Cholesterol is a fat, a fundamental substance of our organism; it is a component of all cells and it is present in the walls of all the cells that make up our body. It is also present in a share that circulates in the blood and a part of it is introduced through eating.
Dr. Maddalena Lettino, Head of Cardiology and Heart Failure at Humanitas, a studio guest at Buonasera, doctor on TV2000, spoke about high levels of bad cholesterol, the risks it entails and how to counter it.
Two types of cholesterol
“We distinguish two types of cholesterol: the so-called good cholesterol (HDL) which protects us, and bad cholesterol (LDL), which if it reaches a threshold level that is too high (according to the limits defined by the guidelines) ends up settling in the walls of the vessels and causes scale, generating the so-called atherosclerotic plaque. This structure narrows the lumen of the vessel and causes less blood to pass through, which can also cause the formation of a clot; if this phenomenon occurs in the coronary circulation we talk about heart attack; when it happens in the brain circulation we refer to it as a stroke,” explains the doctor.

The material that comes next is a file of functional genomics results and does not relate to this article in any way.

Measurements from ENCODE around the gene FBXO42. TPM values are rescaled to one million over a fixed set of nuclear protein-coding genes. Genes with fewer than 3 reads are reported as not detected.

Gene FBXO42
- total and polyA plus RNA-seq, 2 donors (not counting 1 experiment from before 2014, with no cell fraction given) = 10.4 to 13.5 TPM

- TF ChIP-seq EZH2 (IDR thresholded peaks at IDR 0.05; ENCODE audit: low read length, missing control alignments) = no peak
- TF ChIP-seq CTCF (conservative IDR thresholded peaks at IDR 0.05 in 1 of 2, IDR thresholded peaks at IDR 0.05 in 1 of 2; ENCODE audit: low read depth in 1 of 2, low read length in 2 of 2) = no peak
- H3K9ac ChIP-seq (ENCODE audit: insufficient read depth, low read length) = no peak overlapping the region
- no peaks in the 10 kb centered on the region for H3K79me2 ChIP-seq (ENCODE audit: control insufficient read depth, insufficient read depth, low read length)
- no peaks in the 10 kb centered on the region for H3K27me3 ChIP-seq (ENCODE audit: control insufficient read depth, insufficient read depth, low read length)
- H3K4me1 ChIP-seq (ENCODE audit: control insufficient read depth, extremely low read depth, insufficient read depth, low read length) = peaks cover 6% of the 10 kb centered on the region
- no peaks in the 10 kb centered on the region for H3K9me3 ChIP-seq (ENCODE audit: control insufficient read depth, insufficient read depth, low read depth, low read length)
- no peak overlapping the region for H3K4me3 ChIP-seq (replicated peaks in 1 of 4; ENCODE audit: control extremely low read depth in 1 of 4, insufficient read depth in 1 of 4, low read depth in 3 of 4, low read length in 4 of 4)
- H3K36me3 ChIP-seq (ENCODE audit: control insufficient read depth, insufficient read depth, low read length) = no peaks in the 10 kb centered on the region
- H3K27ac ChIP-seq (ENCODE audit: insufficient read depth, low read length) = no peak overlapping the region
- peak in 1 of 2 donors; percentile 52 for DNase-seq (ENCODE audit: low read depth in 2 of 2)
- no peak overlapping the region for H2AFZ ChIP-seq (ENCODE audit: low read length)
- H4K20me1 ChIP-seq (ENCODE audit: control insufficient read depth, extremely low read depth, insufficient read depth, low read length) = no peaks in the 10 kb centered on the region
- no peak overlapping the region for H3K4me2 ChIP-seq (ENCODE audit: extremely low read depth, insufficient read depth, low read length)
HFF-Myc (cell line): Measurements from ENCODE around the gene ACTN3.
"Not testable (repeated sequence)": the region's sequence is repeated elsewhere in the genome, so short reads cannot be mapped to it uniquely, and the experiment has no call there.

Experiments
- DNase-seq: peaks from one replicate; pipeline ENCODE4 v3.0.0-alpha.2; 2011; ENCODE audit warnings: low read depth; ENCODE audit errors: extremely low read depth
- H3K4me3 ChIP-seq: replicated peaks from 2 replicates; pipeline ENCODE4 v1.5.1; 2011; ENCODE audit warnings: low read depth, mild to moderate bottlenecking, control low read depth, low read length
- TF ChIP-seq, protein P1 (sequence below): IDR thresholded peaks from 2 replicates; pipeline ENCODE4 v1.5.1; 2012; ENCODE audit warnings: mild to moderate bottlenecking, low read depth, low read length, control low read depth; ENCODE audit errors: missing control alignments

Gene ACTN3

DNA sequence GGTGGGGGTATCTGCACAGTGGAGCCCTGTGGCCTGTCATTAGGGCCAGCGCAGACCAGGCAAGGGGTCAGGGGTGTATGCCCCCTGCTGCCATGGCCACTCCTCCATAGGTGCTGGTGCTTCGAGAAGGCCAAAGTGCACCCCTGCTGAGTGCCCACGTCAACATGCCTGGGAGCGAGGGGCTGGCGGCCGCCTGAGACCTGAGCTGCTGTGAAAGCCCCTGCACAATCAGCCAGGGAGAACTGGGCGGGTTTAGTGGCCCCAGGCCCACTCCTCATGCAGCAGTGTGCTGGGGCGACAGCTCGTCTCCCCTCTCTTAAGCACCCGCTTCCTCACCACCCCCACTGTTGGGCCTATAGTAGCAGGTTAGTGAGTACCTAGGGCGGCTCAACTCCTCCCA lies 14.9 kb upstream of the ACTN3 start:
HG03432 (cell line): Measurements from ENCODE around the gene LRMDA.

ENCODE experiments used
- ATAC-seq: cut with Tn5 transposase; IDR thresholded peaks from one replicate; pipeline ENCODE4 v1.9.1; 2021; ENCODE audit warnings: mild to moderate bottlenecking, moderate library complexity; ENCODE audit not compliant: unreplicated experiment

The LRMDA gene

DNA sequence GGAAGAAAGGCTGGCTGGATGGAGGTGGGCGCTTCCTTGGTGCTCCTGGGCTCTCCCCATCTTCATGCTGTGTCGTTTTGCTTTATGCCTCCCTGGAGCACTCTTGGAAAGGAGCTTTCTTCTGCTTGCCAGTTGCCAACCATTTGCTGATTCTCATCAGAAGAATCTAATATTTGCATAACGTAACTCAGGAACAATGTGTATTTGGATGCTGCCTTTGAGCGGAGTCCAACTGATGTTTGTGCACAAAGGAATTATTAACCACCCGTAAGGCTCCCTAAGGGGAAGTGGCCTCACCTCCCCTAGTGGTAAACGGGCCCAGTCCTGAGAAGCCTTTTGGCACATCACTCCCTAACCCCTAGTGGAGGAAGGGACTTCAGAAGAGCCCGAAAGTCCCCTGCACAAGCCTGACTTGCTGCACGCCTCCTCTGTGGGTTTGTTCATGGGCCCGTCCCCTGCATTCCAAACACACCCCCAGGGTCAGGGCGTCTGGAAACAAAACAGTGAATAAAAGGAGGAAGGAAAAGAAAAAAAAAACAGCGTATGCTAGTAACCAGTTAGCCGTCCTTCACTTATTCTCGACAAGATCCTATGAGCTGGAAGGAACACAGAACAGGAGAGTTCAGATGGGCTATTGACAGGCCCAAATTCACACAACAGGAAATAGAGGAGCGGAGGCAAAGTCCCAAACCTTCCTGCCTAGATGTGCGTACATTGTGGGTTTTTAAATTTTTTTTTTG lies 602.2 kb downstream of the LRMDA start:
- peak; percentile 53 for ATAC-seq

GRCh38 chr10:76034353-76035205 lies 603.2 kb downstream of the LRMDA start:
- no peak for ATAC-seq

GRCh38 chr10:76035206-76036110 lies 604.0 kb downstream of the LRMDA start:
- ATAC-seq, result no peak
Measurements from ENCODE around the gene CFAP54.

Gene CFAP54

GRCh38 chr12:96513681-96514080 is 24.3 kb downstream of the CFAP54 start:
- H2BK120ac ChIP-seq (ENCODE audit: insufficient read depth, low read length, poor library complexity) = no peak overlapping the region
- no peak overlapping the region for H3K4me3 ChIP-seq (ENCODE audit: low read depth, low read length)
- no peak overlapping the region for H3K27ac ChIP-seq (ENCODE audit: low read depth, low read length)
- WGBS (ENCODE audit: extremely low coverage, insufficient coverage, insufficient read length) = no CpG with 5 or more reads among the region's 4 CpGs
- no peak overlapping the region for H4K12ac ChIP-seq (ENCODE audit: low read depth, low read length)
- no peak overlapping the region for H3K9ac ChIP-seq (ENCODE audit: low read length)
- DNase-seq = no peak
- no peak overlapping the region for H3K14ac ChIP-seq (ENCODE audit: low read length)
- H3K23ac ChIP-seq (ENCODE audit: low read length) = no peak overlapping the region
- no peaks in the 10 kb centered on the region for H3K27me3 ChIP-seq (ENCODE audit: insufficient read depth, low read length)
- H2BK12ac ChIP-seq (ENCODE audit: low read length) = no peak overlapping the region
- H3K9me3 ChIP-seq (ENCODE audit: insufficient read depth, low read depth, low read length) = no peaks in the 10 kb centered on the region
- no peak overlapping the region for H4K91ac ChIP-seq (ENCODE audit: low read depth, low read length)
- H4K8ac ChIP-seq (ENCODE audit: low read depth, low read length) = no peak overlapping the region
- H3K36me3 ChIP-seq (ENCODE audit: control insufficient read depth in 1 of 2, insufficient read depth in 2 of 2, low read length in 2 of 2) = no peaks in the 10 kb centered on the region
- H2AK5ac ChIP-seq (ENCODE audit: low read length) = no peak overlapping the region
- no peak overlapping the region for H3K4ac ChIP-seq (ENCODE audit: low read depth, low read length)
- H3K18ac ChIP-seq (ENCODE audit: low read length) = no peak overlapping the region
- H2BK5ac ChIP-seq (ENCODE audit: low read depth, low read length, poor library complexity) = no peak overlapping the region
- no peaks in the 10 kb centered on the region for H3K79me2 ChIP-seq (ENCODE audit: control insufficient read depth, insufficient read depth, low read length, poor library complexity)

Lower bad cholesterol
“The first step is to change your lifestyle, improving physical activity and maintaining your diet, so that you do not introduce excessive cholesterol with meals. Controlling cardiovascular risk factors is crucial.
However, for those with abnormal values, this is often not enough and medication is needed.
Traditional therapy involves the use of statins, which “have revolutionized the therapy for cholesterol and in these twenty years have allowed great success. There are, however, cases where cholesterol is so high that despite the maximum tolerated statin dose and the use of more powerful statins, it is not possible to achieve satisfactory results in preventing cardiovascular disease.
Monoclonal antibodies: new drugs
“The new drugs are monoclonal antibodies and are directed against certain substances that help regulate cholesterol levels in our body. As antibodies, they are no longer administered by mouth, but subcutaneously, and are therefore administered much more rarely than oral therapy, approximately once or twice a month. The mode of administration is a bit reminiscent of insulin, so we can imagine a pen within which there is a container with the fluid of the drug.
These drugs will be added to statins in the first instance and will be used as an alternative in patients who do not tolerate statin and therefore cannot undergo traditional therapy,” concluded the doctor.